When things go wrong the instinctive reaction is to run away, however it is rarely the best policy. As we always say to people who cut themselves on our carving courses, you need to understand what happened so it doesn’t happen again.
I just had a bad experience where some folk I had filmed for randomly asked for all the footage I had shot when our agreement was that I was just to provide sound-bites for a website. I responded instinctively by saying “no way”, but I initially struggled to explain why, which caused some upset.
However, now I am a little wiser about what is special about the way I film, which has developed because much of the recording I do is as research observation rather than for broadcast. I use very low-key (but hi-tech) equipment, I have developed non-intrusive techniques for filming, I work hard at, and am very successful at, integrating myself with the people I am filming. So I get up close and personal, and tend to capture really authentic action rather than a performance for the camera.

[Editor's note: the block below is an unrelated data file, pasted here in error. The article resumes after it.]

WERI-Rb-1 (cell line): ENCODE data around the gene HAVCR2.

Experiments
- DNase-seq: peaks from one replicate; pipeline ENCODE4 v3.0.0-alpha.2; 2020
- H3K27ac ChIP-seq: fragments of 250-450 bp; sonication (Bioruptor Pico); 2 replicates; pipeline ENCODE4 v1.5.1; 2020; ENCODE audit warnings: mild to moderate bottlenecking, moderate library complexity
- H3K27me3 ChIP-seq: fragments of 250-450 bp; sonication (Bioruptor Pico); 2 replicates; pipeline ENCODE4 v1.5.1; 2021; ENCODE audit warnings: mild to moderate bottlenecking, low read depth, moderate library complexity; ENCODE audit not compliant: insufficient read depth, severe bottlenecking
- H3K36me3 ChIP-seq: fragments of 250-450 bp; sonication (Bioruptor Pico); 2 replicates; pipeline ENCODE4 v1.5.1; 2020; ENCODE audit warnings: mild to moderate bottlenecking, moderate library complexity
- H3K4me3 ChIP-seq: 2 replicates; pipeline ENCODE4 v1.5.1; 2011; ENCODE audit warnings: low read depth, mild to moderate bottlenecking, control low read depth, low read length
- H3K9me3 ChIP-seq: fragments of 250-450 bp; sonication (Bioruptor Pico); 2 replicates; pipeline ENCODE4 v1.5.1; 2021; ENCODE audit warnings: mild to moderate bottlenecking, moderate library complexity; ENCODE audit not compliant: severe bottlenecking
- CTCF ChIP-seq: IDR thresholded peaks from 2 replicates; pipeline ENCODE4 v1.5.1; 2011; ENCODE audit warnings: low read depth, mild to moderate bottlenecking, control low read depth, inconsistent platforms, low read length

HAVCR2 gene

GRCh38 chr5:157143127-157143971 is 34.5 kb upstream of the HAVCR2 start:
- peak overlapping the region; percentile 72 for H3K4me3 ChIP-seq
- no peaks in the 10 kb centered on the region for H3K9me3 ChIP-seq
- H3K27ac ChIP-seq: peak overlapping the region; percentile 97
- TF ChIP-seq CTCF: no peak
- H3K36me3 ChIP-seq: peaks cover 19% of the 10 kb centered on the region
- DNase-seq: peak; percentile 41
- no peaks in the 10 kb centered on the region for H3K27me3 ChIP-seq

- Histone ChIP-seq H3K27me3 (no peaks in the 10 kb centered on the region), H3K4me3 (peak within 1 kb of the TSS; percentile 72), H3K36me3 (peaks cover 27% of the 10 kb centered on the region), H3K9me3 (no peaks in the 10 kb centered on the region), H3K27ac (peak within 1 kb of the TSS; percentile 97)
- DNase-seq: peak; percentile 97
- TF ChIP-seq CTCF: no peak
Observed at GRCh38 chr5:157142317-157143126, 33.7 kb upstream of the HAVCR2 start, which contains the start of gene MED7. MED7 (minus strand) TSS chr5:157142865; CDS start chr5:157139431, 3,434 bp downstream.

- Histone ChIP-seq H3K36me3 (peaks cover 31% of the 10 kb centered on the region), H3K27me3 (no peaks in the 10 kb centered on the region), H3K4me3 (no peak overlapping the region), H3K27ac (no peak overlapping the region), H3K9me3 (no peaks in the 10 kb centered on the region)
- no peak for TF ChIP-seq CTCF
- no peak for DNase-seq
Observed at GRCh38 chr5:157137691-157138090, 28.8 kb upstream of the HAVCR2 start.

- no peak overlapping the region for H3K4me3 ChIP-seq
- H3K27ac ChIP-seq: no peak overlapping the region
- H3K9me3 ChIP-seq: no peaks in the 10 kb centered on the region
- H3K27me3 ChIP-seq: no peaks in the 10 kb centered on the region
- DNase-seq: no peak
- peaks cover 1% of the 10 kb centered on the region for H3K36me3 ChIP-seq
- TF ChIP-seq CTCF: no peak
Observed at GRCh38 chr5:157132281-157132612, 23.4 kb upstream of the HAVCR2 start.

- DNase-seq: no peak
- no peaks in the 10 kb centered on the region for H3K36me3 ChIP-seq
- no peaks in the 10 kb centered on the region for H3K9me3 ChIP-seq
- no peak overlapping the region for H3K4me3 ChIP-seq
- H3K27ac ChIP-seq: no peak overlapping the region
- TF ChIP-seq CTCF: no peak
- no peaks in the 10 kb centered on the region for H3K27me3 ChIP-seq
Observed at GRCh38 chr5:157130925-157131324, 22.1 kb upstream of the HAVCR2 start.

This means I also tend to capture things that shouldn’t be recorded; stuff that is maybe too personal, or impolite, or might make whoever I am recording look unprofessional. So, I am exceedingly careful about the footage I use, I never use anything that I feel would betray the position of trust I have been placed in. If it is borderline, I might ask, but only if I know the person well, if not I wouldn’t even risk asking. I do not feel I could hand over that responsibility to someone else, so there is no way I could part with unedited footage.
Whilst the incident was unpleasant, I now understand what I do a little better … and I will make sure that others do to when I film for them! So to finish with a little video about the work I did for my Phd research: